System.Web.HttpApplication.ExecuteStep(IExecutionStep step, Boolean& completedSynchronously) +270M

It turns out that I hadn’t given the account IIS was using access to the directory… Or rather, I had given access, I just didn’t tell IIS about the account so it was using the default account.

To fix the issue:

  • Go into the Application Pools section of IIS.
  • Click the Application pool used by the RavenDB site

  • Press “Advanced Settings…” on the right side of the dialog.
  • Ensure the correct account is set up for the “Identity” in the “Process Model” section.

  • Once you’ve set up the correct user, press "OK" for each of the dialogs and everything should be ready.

Getting RavenDB working on IIS – 500.19

While trying to get RavenDB working in IIS I ran into a problem. I got the following error from IIS

HTTP Error 500.19 – Internal Server Error

The requested page cannot be accessed because the related configuration data for the page is invalid.

Module IIS Web Core
Notification BeginRequest
Handler Not yet determined
Error Code 0×80070021
Config Error This configuration section cannot be used at this path. This happens when the section is locked at a parent level. Locking is either by default (overrideModeDefault="Deny"), or set explicitly by a location tag with overrideMode="Deny" or the legacy allowOverride="false".
Config File \\?\C:\inetpub\ravendb\web.config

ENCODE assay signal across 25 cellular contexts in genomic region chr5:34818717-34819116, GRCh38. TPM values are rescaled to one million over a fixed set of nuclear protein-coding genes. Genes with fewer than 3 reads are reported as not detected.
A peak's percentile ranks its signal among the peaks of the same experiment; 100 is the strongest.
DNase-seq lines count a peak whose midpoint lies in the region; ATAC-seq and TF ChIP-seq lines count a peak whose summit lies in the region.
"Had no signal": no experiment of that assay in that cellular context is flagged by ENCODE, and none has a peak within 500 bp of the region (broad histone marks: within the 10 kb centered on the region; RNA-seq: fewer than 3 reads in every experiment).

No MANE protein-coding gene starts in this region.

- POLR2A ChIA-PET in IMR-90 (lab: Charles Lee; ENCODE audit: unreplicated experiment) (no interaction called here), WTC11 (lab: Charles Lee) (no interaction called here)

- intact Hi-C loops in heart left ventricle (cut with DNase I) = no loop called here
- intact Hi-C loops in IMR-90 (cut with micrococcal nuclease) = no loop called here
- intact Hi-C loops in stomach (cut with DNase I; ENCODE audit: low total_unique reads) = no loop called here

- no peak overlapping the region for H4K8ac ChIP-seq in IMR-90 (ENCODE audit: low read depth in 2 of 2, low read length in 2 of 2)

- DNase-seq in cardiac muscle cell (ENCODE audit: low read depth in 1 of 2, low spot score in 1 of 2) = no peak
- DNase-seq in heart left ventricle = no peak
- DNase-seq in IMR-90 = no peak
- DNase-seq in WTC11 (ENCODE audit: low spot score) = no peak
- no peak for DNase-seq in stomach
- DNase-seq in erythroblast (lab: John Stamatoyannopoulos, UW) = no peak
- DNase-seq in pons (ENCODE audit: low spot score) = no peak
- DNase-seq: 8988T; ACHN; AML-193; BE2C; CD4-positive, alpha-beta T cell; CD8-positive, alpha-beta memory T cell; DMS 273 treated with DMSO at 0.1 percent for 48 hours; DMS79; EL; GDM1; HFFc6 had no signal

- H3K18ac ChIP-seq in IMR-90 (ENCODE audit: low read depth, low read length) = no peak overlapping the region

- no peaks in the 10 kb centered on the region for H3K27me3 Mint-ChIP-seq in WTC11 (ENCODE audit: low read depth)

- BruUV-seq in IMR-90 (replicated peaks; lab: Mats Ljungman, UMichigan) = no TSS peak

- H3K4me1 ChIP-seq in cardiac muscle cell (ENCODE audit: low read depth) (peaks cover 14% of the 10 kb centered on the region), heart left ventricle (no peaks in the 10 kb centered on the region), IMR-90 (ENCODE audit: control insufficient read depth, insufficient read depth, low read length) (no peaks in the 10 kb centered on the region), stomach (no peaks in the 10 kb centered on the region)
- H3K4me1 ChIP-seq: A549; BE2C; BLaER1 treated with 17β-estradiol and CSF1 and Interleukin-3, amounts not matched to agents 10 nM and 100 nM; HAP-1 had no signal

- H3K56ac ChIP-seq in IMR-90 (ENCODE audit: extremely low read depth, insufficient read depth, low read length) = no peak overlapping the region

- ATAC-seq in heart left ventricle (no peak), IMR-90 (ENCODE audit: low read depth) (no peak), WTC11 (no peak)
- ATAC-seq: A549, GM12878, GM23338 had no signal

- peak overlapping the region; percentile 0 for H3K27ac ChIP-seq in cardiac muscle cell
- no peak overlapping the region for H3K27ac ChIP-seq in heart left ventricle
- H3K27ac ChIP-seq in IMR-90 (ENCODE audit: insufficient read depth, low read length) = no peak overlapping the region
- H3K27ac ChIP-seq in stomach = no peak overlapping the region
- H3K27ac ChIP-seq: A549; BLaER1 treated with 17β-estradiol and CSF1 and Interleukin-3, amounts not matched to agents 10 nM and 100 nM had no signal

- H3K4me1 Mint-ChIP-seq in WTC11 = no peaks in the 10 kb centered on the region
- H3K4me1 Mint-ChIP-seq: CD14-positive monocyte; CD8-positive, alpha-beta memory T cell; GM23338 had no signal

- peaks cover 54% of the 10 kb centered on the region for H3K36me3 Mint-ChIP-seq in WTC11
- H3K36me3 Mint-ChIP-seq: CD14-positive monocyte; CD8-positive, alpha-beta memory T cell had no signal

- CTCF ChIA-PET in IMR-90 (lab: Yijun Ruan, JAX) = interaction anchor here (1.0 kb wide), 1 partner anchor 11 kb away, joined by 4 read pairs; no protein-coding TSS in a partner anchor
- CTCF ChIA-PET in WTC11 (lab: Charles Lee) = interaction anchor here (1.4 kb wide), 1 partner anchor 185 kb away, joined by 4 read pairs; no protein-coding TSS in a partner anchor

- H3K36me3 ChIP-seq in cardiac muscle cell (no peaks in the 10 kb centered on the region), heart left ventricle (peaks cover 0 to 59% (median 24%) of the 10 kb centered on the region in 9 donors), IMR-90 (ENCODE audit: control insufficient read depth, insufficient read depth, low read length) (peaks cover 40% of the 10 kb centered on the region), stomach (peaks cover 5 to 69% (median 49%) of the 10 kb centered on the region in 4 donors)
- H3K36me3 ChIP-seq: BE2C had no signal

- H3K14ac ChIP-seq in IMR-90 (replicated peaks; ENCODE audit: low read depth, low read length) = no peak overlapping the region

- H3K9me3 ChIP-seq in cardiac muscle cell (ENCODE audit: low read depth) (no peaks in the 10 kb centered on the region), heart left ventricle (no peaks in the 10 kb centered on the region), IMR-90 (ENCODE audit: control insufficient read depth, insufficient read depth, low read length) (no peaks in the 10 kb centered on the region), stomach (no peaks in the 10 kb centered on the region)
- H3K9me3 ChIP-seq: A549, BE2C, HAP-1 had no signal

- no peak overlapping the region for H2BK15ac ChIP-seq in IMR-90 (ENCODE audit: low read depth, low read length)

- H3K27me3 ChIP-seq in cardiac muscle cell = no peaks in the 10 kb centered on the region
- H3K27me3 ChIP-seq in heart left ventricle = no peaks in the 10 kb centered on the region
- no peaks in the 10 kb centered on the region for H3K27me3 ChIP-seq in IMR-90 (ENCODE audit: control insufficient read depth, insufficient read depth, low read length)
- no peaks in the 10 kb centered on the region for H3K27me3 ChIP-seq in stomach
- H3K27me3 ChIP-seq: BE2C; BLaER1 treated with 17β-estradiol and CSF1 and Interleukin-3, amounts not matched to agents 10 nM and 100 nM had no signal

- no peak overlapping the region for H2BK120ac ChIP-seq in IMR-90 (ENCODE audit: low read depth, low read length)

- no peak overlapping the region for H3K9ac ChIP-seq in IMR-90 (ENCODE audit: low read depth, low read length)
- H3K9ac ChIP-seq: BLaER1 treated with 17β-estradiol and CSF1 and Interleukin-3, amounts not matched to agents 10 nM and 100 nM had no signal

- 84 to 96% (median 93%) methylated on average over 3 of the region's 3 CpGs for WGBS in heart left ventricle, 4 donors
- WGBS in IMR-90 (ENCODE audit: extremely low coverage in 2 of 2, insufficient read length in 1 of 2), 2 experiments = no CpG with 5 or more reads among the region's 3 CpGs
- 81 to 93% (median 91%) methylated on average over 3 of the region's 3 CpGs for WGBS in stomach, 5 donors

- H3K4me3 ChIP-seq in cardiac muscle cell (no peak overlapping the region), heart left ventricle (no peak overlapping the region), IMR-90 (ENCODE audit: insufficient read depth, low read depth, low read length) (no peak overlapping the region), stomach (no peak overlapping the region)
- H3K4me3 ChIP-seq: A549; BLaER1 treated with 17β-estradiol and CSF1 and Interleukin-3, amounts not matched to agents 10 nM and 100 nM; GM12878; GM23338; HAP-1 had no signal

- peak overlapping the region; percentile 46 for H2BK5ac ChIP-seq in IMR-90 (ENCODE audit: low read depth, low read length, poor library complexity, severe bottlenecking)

Config Source

    6: 	<system.webServer>
    7: 		<handlers>
    8: 			<add name="All" path="*" verb="*" type="Raven.Web.ForwardToRavenRespondersFactory, Raven.Web"/>

I’ve ignored some of the less interesting parts of the error message.

This can be fixed in IIS itself.

  • Open up IIS, click on the top node of the tree on the left side (the one labelled with the machine name)
  • Then double-click on the item in the centre pane marked “Feature Delegation”

  • Then find the entry marked “Handler Mappings” and set the delegation to “Read/Write” using the action links on the right side of the dialog.

When this is done the error moves on to the next part of the web.config

Config Source

    9: 		</handlers>
   10: 		<modules runAllManagedModulesForAllRequests="true">
   11: 			<remove name="WebDAVModule" />

At this point you have to also set the “Modules” to “Read/Write” also

Once that was set, I was good to go.

Installing a web site on a new server

Here are some blog posts that have been useful to me lately when I got caught out installing a website on a new server (I will eventually get that automated build and deploy process actually performing the deploy step successfully!!)

The configuration section ‘system.web.extensions’ cannot be read because it is missing a section declaration:

While installing a website on a new Windows Server I came across this error. In short, it was because the App Pool was set up as a .NET 2.0 application rather than a 4.0. The blog post explains what was going on and how to fix it.